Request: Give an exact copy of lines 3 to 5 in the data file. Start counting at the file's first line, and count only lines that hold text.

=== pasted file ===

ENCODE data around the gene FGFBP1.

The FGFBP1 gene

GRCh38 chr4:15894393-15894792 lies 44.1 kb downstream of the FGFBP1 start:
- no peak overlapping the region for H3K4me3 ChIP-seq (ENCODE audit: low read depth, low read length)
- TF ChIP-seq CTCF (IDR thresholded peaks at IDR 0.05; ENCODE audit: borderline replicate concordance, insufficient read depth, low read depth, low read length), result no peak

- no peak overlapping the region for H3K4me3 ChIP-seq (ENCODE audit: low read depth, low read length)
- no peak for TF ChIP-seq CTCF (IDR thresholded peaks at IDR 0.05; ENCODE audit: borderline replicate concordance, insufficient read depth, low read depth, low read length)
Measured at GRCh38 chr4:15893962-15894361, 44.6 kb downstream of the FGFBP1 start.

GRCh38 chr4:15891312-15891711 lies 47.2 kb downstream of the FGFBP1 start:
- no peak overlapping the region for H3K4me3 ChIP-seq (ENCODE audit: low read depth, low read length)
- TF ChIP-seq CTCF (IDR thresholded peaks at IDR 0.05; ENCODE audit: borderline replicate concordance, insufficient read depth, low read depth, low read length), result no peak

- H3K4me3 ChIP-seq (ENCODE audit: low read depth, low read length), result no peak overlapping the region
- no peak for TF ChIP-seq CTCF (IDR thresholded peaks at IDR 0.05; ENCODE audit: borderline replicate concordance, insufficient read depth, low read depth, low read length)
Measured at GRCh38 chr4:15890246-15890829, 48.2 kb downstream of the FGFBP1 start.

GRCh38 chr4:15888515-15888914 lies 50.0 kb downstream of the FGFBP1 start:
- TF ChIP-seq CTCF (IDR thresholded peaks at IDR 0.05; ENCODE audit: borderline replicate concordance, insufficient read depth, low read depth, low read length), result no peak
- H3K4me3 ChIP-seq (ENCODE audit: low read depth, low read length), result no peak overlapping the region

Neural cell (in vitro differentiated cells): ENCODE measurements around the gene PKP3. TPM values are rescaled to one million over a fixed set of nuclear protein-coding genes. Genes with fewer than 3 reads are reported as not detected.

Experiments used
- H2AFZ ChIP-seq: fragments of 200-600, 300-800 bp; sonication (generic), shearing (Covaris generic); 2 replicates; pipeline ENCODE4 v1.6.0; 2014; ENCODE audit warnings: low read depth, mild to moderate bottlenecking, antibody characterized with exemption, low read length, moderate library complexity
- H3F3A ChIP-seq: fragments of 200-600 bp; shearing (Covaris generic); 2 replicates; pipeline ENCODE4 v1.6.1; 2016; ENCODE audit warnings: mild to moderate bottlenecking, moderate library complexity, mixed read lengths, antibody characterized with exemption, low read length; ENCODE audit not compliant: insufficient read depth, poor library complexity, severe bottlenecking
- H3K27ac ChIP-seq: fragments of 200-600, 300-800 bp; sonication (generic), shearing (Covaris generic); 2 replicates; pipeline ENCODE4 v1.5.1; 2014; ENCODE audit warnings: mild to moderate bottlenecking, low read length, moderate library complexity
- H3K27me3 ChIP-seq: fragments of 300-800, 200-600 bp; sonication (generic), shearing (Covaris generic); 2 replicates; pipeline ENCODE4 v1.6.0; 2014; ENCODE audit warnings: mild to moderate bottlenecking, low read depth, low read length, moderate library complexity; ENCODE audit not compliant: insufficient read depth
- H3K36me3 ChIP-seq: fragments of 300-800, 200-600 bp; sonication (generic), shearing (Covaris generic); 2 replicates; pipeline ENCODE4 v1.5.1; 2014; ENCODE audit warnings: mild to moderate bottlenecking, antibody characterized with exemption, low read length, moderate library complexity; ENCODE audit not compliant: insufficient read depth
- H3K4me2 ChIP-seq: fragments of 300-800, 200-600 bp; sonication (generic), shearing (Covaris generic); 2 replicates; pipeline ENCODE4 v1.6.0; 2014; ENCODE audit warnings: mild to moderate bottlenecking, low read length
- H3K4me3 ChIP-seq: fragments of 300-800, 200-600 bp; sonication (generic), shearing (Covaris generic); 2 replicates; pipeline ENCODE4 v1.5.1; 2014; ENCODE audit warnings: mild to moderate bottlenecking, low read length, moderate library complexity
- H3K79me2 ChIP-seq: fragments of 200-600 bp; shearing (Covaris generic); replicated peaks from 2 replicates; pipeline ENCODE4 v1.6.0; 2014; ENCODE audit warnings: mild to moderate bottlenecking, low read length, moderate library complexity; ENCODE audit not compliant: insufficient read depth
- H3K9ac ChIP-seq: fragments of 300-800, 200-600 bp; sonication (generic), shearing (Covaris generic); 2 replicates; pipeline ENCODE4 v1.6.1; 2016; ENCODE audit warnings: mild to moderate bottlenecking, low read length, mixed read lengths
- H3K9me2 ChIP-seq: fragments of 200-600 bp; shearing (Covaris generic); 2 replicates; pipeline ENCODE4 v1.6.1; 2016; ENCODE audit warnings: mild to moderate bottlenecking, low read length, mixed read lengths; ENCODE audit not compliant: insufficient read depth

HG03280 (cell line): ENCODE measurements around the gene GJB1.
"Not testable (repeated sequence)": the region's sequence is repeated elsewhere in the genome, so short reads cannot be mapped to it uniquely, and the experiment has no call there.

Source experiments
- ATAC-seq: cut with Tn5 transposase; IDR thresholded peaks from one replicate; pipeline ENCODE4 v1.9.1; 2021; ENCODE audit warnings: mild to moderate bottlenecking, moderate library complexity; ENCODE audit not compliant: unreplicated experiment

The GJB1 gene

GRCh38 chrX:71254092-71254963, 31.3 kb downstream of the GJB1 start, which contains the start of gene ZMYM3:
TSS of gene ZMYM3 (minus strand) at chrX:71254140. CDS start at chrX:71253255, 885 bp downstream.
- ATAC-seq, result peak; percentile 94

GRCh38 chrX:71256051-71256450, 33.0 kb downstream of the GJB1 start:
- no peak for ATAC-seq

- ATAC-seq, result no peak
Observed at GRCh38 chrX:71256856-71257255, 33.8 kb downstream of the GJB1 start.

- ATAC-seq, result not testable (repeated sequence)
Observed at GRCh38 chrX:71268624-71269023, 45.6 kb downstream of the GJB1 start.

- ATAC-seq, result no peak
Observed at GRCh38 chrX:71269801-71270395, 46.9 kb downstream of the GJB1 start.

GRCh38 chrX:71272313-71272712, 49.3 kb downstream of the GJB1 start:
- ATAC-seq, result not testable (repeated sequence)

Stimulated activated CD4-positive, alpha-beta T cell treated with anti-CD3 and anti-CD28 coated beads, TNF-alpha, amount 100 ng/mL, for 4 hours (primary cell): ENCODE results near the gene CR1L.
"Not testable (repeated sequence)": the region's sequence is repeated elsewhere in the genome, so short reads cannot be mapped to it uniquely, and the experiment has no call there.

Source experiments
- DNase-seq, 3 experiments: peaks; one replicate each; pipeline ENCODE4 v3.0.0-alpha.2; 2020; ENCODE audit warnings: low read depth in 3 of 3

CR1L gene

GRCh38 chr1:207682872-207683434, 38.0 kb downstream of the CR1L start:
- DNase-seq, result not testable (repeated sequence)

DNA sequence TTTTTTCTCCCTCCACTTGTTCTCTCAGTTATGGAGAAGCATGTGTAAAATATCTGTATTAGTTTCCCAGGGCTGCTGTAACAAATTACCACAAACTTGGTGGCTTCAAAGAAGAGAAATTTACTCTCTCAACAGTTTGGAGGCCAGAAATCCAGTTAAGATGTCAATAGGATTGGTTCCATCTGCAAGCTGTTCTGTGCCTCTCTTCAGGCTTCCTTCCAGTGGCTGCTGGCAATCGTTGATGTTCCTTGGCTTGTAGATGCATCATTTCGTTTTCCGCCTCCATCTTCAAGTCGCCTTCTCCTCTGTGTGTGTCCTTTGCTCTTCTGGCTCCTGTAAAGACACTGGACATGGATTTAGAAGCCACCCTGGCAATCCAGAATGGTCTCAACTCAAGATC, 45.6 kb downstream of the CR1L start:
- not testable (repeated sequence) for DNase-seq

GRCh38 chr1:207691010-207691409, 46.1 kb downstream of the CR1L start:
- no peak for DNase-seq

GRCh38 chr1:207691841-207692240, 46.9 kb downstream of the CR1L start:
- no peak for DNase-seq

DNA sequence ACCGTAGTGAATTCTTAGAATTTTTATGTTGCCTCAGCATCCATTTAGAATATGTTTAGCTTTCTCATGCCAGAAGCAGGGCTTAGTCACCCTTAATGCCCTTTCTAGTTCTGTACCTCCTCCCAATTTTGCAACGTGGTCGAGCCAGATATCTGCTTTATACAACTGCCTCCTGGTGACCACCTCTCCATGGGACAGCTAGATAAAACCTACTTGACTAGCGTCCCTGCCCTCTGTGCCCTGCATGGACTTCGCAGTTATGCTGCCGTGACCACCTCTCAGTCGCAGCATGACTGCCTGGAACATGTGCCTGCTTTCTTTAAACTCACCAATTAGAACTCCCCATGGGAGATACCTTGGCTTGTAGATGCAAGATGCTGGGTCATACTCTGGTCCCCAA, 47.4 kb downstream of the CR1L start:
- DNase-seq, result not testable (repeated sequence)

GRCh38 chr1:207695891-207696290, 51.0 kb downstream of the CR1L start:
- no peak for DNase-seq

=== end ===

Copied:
GRCh38 chr4:15894393-15894792 lies 44.1 kb downstream of the FGFBP1 start:
- no peak overlapping the region for H3K4me3 ChIP-seq (ENCODE audit: low read depth, low read length)
- TF ChIP-seq CTCF (IDR thresholded peaks at IDR 0.05; ENCODE audit: borderline replicate concordance, insufficient read depth, low read depth, low read length), result no peak